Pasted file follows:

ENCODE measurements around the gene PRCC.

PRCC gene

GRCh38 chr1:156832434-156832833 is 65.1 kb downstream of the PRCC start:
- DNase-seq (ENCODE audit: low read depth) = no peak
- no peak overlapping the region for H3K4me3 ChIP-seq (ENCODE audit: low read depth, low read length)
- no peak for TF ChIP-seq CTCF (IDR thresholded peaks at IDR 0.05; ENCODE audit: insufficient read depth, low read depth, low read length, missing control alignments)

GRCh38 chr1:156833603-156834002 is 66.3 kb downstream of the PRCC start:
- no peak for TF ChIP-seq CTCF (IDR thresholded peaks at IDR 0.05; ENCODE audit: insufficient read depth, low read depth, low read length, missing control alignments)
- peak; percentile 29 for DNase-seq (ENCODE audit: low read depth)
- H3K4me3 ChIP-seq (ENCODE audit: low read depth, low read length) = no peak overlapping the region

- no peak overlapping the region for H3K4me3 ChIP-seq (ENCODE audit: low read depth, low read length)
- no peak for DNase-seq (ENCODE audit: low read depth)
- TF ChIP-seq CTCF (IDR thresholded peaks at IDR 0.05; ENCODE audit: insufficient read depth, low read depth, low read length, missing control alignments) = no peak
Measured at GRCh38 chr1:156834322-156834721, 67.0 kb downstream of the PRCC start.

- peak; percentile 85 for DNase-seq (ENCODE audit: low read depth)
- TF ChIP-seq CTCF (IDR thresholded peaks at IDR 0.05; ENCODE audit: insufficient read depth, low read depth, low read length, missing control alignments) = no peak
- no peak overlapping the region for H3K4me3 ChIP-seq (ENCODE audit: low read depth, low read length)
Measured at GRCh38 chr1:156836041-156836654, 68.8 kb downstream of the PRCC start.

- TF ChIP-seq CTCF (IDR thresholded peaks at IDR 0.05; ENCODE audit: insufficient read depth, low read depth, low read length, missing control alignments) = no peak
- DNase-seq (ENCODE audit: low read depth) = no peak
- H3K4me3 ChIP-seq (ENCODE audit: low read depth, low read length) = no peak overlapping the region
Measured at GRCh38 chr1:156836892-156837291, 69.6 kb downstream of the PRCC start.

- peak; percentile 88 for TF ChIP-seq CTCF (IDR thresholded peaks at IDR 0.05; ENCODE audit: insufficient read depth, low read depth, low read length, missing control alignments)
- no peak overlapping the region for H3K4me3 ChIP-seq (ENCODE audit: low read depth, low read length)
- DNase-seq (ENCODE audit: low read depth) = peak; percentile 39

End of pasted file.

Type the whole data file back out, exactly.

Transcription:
ENCODE measurements around the gene PRCC.

PRCC gene

GRCh38 chr1:156832434-156832833 is 65.1 kb downstream of the PRCC start:
- DNase-seq (ENCODE audit: low read depth) = no peak
- no peak overlapping the region for H3K4me3 ChIP-seq (ENCODE audit: low read depth, low read length)
- no peak for TF ChIP-seq CTCF (IDR thresholded peaks at IDR 0.05; ENCODE audit: insufficient read depth, low read depth, low read length, missing control alignments)

GRCh38 chr1:156833603-156834002 is 66.3 kb downstream of the PRCC start:
- no peak for TF ChIP-seq CTCF (IDR thresholded peaks at IDR 0.05; ENCODE audit: insufficient read depth, low read depth, low read length, missing control alignments)
- peak; percentile 29 for DNase-seq (ENCODE audit: low read depth)
- H3K4me3 ChIP-seq (ENCODE audit: low read depth, low read length) = no peak overlapping the region

- no peak overlapping the region for H3K4me3 ChIP-seq (ENCODE audit: low read depth, low read length)
- no peak for DNase-seq (ENCODE audit: low read depth)
- TF ChIP-seq CTCF (IDR thresholded peaks at IDR 0.05; ENCODE audit: insufficient read depth, low read depth, low read length, missing control alignments) = no peak
Measured at GRCh38 chr1:156834322-156834721, 67.0 kb downstream of the PRCC start.

- peak; percentile 85 for DNase-seq (ENCODE audit: low read depth)
- TF ChIP-seq CTCF (IDR thresholded peaks at IDR 0.05; ENCODE audit: insufficient read depth, low read depth, low read length, missing control alignments) = no peak
- no peak overlapping the region for H3K4me3 ChIP-seq (ENCODE audit: low read depth, low read length)
Measured at GRCh38 chr1:156836041-156836654, 68.8 kb downstream of the PRCC start.

- TF ChIP-seq CTCF (IDR thresholded peaks at IDR 0.05; ENCODE audit: insufficient read depth, low read depth, low read length, missing control alignments) = no peak
- DNase-seq (ENCODE audit: low read depth) = no peak
- H3K4me3 ChIP-seq (ENCODE audit: low read depth, low read length) = no peak overlapping the region
Measured at GRCh38 chr1:156836892-156837291, 69.6 kb downstream of the PRCC start.

- peak; percentile 88 for TF ChIP-seq CTCF (IDR thresholded peaks at IDR 0.05; ENCODE audit: insufficient read depth, low read depth, low read length, missing control alignments)
- no peak overlapping the region for H3K4me3 ChIP-seq (ENCODE audit: low read depth, low read length)
- DNase-seq (ENCODE audit: low read depth) = peak; percentile 39